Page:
On HBO's Silicon Valley, T. J. Miller plays Erlich Bachmann, a schlubby entrepreneur with delusions of grandeur and a home on the Peninsula he's renting to young techies and calling an "incubator." Of course, it's a dubious proposition, since the area isn't zoned for business, but at least the renters are long-term and have their own rooms. And yet Erlich's arrangement looks legally bulletproof when juxtaposed with Inncubator, a new set of "co-living" locations in the Bay Area. So far there are four Inncubator "Inns," with three in Palo Alto and one in San Francisco near Caltrain.
Inncubator's tight, relatively undignified quarters do come with amenities like coffee, wi-fi, linens, toiletries, laundry detergent, maid service, and even bikes to share. But that's not too posh when compared with other modern "commune" style living such as Campus, a property management startup that rents by the month to mostly recent graduates. You could conceivably stay for years there (without cleaning public spaces once) but at Inncubator, a few nights might be altogether too long. That puts it in the vein of short-term rental services like Airbnb or Homeaway, though with a bit of a tech twist. As far as that focus, Inncubator's website touts its guests, or "members," as "diverse" and well-connected in the tech sector.
In a medium-to-low budget welcome video, the founder explains the origins of his business. "When I first came out to Palo Alto, I really wanted to make friends. I went to Craigslist and Meetup.com, and none of them really worked, which is kind lame. [So] I started sharing my home with others and I was able to choose who I wanted to meet. It became not just places to stay but an awesome community."
According to a Palo Alto Weekly article, what he was specifically doing was renting his home on Airbnb — whether or not that is sharing is the subject of some debate, but I say it is not.
The founder mentioned that his guests were mostly Stanford student-types and invoked the "overburdened" real estate market. "It's important to me that these people are able to work here and study here and be able to afford it — not having them stay in outer boroughs like Mountain View, where real estate is cheaper," he said. Basically, he is keeping housing affordable. And at some point, apparently, he did what any guy in Silicon Valley does when they've got money and an idea. He started a company.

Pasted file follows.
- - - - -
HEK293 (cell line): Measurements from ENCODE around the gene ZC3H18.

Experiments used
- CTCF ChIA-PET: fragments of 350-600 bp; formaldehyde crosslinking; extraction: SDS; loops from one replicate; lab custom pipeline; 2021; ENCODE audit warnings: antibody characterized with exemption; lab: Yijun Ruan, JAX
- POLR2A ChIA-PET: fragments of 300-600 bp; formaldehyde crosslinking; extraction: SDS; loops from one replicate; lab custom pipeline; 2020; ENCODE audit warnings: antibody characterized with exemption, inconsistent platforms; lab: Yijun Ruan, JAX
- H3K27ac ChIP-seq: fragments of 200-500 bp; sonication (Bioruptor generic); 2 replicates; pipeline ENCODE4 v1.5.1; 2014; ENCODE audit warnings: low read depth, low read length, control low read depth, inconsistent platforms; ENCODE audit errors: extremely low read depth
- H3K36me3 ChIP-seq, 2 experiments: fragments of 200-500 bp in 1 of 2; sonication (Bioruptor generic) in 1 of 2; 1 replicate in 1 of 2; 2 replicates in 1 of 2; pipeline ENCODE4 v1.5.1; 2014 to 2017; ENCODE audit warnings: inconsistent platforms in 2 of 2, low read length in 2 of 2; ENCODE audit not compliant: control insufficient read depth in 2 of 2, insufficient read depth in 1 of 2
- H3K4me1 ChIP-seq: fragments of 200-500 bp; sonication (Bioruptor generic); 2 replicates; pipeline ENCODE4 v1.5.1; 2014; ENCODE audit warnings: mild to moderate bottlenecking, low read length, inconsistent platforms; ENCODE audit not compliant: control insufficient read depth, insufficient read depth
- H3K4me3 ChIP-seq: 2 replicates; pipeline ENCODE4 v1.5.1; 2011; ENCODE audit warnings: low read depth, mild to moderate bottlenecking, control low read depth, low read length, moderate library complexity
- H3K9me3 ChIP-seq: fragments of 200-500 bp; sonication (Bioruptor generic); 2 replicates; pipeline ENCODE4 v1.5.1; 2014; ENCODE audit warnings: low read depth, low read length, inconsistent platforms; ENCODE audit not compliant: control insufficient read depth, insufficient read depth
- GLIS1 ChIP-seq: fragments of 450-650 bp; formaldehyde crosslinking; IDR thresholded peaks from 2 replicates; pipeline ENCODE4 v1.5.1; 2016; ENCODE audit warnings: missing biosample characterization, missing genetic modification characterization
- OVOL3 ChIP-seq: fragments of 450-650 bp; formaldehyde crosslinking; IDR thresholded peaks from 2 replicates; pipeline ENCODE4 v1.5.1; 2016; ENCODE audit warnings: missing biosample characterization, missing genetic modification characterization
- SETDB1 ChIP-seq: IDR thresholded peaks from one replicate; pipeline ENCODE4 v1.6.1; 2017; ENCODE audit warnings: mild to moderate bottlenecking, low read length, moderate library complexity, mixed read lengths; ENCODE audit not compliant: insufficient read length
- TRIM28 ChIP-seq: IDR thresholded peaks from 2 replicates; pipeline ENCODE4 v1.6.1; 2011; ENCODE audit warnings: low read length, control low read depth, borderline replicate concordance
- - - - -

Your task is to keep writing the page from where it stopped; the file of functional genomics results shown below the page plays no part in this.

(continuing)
At the end of his promo video, he encourages you to send in an application to Inncubator, which sounds sort of ludicrous. But not to worry that — and much of Inncubator — must be a work in progress. No application is to be found on the site. Neither is the pricing structure visible or the booking service fully functional. However, a room, or rather a bed, in San Francisco showed up for me as available. It is clear that Inncubator offers weekly, monthly, and longer term discounts, which is one clue as to its expected length of stay for "members."
A Palo Alto Inncubator, this one, admirably, is only for women. via Inncubator's website
The trouble with Inncubator, as you've surely anticipated, is that it's highly unclear if Gold can be legally renting or charging people to stay at these properties in the first place. Does he own them? Does whoever does know about this? In this economy, terms like "donations" or "sharing" and, in this case, "co-living," are all forms of circumnavigation. Still, there's no getting around the fact that Inncubator looks like a hostel and quacks like a hostel. But does it pay taxes like a hostel, or is it registered like an Airbnb for its San Francisco location? It's unclear exactly how many (if any!) state and local laws Inncubator is breaking, but given the current trend towards launching first and asking questions later, I'm sure we'll find out!
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